Carnot Efficiency Calculator

Created by Luis Fernando
Last updated: Aug 31, 2022

If you're studying thermodynamics and are searching for how to calculate the Carnot efficiency, you're in the right place! With this tool, you can calculate the efficiency of a Carnot engine by just inputting the cold and hot reservoir temperatures.

Keep reading the rest of this article to learn more about the Carnot heat engine and the Carnot efficiency formula.

Carnot heat engine

Heat engines are devices that receive heat from a high-temperature or hot reservoir and convert it into work. The main characteristic of heat engines is that they can convert only a portion of their heat energy into work and reject the remaining heat to a low-temperature or cold reservoir. The efficiency of these engines is limited, as they only allow the conversion of a part of the heat into work.

The Carnot heat engine is a theoretical heat engine that operates under the Carnot cycle, the most efficient heat engine process possible. This maximum efficiency of the Carnot cycle occurs as it is executed as a reversible process (no irreversibilities).

For example, for a piston-cylinder device using air as the working fluid and assuming no friction, the Carnot cycle consists of the following four reversible processes:

Carnot circle in p-V-diagram.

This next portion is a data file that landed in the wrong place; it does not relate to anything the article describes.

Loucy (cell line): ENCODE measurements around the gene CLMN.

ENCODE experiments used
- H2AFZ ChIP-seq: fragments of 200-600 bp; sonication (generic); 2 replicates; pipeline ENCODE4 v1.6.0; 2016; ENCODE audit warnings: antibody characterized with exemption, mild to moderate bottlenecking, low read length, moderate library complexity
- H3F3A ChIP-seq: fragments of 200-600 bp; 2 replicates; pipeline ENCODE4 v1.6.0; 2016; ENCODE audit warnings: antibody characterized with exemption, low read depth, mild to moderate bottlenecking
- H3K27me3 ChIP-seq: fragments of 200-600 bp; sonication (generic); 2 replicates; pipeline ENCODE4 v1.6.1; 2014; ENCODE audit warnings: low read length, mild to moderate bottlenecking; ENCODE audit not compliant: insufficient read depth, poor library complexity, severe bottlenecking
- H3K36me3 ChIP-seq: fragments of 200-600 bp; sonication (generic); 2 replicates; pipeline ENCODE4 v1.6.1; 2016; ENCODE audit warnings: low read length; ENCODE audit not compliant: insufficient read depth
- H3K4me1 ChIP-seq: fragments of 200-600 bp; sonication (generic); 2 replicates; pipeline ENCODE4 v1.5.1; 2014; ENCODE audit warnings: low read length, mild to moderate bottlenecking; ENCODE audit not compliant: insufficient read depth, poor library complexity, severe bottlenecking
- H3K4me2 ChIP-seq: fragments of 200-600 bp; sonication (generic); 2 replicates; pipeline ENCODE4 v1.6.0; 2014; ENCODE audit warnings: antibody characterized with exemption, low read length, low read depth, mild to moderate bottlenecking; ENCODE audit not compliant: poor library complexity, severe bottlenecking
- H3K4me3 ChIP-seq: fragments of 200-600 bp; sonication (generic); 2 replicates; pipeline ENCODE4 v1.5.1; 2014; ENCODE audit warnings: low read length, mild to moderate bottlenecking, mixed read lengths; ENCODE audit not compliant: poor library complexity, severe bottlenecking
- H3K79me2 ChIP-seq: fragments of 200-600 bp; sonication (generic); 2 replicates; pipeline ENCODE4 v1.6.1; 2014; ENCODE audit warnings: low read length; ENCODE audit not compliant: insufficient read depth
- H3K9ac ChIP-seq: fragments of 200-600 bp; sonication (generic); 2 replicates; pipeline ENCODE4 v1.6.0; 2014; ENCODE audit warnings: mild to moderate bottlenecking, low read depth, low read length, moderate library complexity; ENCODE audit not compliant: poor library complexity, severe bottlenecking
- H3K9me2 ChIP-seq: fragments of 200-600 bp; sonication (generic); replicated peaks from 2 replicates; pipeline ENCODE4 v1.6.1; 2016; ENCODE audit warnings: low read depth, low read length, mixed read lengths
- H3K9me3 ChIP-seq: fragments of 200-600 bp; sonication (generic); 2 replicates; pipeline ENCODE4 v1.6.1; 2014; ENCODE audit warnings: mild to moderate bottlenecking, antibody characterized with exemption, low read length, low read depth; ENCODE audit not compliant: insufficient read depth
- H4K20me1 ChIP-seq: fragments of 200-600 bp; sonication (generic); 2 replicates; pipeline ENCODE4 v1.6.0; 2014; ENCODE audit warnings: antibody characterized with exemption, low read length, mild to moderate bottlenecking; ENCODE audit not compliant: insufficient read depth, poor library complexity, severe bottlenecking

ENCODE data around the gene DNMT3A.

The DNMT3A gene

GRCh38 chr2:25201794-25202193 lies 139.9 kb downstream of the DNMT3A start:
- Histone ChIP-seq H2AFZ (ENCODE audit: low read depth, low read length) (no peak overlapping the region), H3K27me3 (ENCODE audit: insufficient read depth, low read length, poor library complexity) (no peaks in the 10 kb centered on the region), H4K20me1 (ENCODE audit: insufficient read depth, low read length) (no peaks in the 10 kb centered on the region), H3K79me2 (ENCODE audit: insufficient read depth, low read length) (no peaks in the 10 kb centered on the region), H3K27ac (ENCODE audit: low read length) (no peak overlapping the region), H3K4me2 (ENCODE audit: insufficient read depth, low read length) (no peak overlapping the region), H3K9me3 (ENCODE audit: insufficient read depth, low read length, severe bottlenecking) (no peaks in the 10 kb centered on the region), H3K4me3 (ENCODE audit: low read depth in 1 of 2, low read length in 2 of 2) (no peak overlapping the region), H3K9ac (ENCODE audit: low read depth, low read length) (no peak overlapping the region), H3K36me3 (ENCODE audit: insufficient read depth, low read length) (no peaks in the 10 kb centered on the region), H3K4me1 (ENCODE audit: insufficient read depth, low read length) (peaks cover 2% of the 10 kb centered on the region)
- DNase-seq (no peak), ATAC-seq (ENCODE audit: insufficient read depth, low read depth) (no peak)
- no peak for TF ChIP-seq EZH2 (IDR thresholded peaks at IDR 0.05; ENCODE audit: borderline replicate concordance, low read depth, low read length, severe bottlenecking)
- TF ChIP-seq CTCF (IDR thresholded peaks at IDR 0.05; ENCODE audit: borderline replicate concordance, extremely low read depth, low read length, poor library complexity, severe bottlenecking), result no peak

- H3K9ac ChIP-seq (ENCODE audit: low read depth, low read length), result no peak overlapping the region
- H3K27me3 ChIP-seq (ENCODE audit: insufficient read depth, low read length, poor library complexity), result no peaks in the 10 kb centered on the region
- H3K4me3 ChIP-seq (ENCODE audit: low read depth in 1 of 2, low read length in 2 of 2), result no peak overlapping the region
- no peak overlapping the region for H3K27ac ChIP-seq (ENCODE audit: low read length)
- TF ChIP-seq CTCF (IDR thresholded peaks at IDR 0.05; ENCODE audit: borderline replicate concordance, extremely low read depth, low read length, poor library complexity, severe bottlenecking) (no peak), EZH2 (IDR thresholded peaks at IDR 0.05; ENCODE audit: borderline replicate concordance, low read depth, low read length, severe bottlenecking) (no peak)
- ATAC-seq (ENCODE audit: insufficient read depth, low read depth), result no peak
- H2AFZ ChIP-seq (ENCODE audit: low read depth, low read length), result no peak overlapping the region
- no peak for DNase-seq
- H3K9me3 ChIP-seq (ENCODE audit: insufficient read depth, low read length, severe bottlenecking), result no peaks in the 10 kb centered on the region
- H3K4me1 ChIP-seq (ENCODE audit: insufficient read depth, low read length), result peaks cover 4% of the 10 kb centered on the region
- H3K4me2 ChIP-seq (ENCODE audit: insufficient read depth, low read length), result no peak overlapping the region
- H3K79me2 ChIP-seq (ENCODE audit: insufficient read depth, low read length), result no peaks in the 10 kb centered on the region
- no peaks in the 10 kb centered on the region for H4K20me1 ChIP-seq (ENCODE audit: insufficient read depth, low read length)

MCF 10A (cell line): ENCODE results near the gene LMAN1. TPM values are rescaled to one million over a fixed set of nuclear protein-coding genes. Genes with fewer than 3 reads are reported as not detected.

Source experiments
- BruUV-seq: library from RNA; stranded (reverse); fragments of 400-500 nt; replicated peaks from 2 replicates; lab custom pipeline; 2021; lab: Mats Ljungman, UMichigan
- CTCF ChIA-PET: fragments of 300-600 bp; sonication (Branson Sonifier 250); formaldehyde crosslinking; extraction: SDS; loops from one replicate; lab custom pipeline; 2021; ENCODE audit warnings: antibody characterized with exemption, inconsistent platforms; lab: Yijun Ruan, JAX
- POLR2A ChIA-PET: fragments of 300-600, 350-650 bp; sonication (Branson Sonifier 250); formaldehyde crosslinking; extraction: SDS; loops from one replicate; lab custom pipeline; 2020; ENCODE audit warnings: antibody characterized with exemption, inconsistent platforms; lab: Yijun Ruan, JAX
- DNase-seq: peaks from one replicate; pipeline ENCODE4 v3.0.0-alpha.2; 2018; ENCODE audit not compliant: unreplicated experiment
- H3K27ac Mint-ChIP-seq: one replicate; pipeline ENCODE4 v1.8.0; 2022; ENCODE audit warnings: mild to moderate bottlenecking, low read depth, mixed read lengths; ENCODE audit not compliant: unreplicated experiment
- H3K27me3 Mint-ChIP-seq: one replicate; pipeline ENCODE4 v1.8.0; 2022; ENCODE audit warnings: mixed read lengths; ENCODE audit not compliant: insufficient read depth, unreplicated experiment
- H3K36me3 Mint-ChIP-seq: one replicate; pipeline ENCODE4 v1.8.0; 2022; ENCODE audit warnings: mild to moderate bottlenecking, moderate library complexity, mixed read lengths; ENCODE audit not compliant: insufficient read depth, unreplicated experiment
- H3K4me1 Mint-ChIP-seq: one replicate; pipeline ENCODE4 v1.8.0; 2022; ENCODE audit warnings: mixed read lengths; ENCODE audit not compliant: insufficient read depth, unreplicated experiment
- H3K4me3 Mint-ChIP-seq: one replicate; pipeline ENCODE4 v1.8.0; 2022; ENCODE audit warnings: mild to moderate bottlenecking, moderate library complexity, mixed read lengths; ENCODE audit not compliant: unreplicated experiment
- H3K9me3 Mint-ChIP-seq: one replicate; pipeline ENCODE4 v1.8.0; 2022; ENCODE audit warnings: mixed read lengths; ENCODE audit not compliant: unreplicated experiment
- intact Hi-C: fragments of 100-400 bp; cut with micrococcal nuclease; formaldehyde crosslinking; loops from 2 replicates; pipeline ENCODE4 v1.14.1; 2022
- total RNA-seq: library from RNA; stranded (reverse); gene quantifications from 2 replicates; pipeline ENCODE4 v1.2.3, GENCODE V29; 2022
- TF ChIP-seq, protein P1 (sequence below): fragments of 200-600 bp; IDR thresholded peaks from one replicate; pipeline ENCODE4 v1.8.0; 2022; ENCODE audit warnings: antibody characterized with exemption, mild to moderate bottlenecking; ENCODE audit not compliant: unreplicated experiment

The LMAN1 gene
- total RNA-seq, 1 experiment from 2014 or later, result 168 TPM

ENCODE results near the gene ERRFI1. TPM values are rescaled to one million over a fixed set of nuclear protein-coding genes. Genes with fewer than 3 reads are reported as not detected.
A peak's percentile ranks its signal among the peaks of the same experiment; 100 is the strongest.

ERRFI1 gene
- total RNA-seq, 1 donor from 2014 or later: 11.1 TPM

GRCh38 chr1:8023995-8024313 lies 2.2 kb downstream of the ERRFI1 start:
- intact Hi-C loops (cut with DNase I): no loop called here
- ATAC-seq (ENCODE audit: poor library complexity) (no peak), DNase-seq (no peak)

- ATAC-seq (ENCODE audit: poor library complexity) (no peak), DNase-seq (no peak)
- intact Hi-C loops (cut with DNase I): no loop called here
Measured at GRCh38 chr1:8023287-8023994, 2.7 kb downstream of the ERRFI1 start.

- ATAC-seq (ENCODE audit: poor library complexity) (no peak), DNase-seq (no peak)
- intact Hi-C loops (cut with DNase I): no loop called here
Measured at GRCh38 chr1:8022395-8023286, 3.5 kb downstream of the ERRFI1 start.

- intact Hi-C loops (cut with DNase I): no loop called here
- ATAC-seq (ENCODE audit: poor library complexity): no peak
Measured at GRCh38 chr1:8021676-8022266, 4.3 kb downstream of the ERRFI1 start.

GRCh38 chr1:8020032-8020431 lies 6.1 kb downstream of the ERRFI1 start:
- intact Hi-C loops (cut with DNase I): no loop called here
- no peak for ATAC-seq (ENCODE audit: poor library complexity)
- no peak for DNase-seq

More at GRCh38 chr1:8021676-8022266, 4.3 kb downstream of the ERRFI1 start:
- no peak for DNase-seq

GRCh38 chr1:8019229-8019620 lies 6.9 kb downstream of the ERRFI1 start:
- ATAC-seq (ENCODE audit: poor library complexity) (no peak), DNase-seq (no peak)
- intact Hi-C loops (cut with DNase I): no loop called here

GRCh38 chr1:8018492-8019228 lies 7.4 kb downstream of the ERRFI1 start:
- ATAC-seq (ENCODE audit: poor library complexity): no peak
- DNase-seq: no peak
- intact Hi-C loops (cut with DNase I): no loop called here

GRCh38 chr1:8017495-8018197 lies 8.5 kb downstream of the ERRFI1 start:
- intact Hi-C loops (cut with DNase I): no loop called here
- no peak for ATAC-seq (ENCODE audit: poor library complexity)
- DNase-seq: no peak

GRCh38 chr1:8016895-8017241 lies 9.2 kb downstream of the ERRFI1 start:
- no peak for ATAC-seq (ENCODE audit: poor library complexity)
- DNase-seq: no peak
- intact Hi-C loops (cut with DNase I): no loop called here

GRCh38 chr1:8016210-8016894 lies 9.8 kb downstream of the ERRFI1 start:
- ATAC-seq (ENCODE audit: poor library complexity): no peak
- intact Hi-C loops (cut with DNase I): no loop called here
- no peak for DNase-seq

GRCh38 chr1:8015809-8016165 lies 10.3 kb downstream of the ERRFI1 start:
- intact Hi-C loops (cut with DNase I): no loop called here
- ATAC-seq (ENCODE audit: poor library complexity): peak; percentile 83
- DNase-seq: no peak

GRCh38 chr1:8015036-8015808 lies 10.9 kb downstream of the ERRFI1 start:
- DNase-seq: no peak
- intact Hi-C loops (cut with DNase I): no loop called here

Carnot circle in p-V-diagram. Attribution: MikeRun, CC BY-SA 4.0, via Wikimedia Commons
  1. Reversible isothermal expansion (A-B): the gas inside the cylinder receives the heat Q from a hot reservoir at temperature TH. The gas performs work by expanding itself while diminishing its pressure at constant temperature TH (Boyle's law). The fact that the gas receives heat at the same temperature as the reservoir avoids the irreversibility associated with transferring heat through a finite temperature difference.
  2. Reversible adiabatic expansion (B-C): the gas is thermally insulated from its surroundings so that the process becomes adiabatic. The gas continues to perform work by expanding itself very slowly (quasi-static expansion), avoiding the irreversibility of fast expansion.
  3. Reversible isothermal compression (C-D): this process is analogous to but opposite to the A-B process. An external force performs work on the gas, compressing it at a constant temperature TC. Again, the process is reversible thanks to its isothermal nature.
  4. Reversible adiabatic compression (D-A): this process is analogous to but opposite to the B-C process. The external force keeps performing work on the gas, but this time, in an adiabatic way.

As said before, the Carnot cycle efficiency is the highest a heat engine can achieve. The efficiency is lower in real heat engines, like internal combustion engines or thermal plants.

How to calculate the Carnot efficiency

The formula for the efficiency of a Carnot engine is:

η = 1 - TL/TH

, where:

  • η — Carnot efficiency, calculated as a fraction.
  • TL — Temperature of the cold reservoir, in absolute temperature units (kelvin or Rankine degrees).
  • TL — Temperature of the hot reservoir, also expressed in absolute temperature units. (using °C or °F to calculate the Carnot efficiency would provide wrong results).

To calculate the Carnot engine efficiency as a percentage, multiply η by 100%.

Luis Fernando
Cold reservoir temperature
°F
Hot reservoir temperature
°F
Efficiency
%
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